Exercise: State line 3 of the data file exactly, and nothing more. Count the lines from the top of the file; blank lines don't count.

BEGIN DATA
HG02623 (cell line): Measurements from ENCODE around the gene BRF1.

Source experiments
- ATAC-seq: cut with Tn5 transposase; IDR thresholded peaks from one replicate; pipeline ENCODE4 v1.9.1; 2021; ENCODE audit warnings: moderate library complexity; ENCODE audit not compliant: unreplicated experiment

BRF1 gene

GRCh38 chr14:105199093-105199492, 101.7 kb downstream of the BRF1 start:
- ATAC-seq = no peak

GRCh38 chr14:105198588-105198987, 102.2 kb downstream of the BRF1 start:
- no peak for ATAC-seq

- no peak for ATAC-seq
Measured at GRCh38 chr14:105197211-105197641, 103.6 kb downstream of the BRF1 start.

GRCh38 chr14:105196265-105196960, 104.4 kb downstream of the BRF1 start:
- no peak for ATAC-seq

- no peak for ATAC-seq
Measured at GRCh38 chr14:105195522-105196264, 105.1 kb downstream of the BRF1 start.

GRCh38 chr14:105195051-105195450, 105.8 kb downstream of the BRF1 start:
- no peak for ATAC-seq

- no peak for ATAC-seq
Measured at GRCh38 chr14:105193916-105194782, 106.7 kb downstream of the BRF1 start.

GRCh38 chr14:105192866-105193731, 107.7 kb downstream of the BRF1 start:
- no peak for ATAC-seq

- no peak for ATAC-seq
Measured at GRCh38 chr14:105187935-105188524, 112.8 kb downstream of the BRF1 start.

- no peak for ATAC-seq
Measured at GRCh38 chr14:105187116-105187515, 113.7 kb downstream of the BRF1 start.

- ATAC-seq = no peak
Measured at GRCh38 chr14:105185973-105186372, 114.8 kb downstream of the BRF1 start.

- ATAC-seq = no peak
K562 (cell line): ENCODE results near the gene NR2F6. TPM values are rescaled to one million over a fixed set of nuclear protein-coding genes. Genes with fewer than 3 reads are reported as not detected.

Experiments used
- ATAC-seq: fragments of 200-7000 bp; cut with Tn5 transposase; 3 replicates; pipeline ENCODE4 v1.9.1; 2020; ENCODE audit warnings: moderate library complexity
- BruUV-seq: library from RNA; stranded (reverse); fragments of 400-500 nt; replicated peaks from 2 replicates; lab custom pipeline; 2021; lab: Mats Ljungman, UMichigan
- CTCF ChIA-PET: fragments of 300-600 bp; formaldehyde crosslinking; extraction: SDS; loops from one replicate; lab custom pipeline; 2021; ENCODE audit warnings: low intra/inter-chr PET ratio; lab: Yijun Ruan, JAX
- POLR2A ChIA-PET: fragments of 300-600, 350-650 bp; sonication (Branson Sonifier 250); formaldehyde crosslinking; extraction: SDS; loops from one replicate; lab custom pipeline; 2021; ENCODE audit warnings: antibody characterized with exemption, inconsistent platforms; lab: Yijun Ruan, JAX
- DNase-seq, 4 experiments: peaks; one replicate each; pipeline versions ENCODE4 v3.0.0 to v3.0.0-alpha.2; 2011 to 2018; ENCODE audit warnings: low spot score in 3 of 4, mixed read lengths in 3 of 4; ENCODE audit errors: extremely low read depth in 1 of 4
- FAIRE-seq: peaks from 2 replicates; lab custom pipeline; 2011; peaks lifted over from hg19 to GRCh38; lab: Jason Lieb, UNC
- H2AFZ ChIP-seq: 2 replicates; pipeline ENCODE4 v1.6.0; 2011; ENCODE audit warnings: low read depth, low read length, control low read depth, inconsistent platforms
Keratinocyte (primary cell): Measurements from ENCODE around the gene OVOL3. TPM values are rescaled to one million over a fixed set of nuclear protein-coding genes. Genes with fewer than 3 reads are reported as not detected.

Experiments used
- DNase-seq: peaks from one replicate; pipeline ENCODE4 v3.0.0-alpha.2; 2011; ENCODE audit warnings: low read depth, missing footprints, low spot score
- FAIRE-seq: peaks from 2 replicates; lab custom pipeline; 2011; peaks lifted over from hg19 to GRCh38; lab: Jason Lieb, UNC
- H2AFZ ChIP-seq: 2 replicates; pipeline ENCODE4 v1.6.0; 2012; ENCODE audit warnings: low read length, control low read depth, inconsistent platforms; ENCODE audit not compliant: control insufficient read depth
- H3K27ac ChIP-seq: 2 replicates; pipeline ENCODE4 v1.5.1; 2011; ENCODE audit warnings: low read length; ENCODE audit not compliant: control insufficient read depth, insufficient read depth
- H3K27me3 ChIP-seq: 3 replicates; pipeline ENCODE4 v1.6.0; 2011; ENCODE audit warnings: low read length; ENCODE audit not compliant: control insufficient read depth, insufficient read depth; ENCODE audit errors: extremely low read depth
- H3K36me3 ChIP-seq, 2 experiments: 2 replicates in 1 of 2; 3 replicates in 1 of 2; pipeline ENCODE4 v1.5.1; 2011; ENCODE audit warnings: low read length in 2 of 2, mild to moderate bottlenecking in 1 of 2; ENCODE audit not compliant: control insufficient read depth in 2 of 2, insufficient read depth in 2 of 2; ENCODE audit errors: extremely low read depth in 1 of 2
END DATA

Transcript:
- ATAC-seq: cut with Tn5 transposase; IDR thresholded peaks from one replicate; pipeline ENCODE4 v1.9.1; 2021; ENCODE audit warnings: moderate library complexity; ENCODE audit not compliant: unreplicated experiment